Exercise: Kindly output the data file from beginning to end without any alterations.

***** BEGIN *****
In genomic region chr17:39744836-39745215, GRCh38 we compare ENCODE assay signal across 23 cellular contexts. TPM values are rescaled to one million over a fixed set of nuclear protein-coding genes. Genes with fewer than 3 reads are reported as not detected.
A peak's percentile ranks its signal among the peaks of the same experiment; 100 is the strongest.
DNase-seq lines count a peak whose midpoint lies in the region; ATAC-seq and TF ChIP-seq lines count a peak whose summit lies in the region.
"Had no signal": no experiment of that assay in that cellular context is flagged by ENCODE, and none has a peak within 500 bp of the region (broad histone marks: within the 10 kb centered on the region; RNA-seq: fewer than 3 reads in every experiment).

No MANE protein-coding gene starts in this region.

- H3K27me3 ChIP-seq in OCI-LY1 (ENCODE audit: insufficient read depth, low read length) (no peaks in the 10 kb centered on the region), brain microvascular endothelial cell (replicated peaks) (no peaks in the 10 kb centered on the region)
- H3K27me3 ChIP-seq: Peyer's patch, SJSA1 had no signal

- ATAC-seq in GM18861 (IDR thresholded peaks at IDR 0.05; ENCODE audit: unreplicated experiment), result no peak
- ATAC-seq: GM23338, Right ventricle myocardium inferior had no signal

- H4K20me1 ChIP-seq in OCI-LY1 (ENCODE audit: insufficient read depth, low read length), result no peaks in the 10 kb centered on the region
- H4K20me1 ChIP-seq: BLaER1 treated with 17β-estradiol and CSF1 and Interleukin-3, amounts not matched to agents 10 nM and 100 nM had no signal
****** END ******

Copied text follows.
In genomic region chr17:39744836-39745215, GRCh38 we compare ENCODE assay signal across 23 cellular contexts. TPM values are rescaled to one million over a fixed set of nuclear protein-coding genes. Genes with fewer than 3 reads are reported as not detected.
A peak's percentile ranks its signal among the peaks of the same experiment; 100 is the strongest.
DNase-seq lines count a peak whose midpoint lies in the region; ATAC-seq and TF ChIP-seq lines count a peak whose summit lies in the region.
"Had no signal": no experiment of that assay in that cellular context is flagged by ENCODE, and none has a peak within 500 bp of the region (broad histone marks: within the 10 kb centered on the region; RNA-seq: fewer than 3 reads in every experiment).

No MANE protein-coding gene starts in this region.

- H3K27me3 ChIP-seq in OCI-LY1 (ENCODE audit: insufficient read depth, low read length) (no peaks in the 10 kb centered on the region), brain microvascular endothelial cell (replicated peaks) (no peaks in the 10 kb centered on the region)
- H3K27me3 ChIP-seq: Peyer's patch, SJSA1 had no signal

- ATAC-seq in GM18861 (IDR thresholded peaks at IDR 0.05; ENCODE audit: unreplicated experiment), result no peak
- ATAC-seq: GM23338, Right ventricle myocardium inferior had no signal

- H4K20me1 ChIP-seq in OCI-LY1 (ENCODE audit: insufficient read depth, low read length), result no peaks in the 10 kb centered on the region
- H4K20me1 ChIP-seq: BLaER1 treated with 17β-estradiol and CSF1 and Interleukin-3, amounts not matched to agents 10 nM and 100 nM had no signal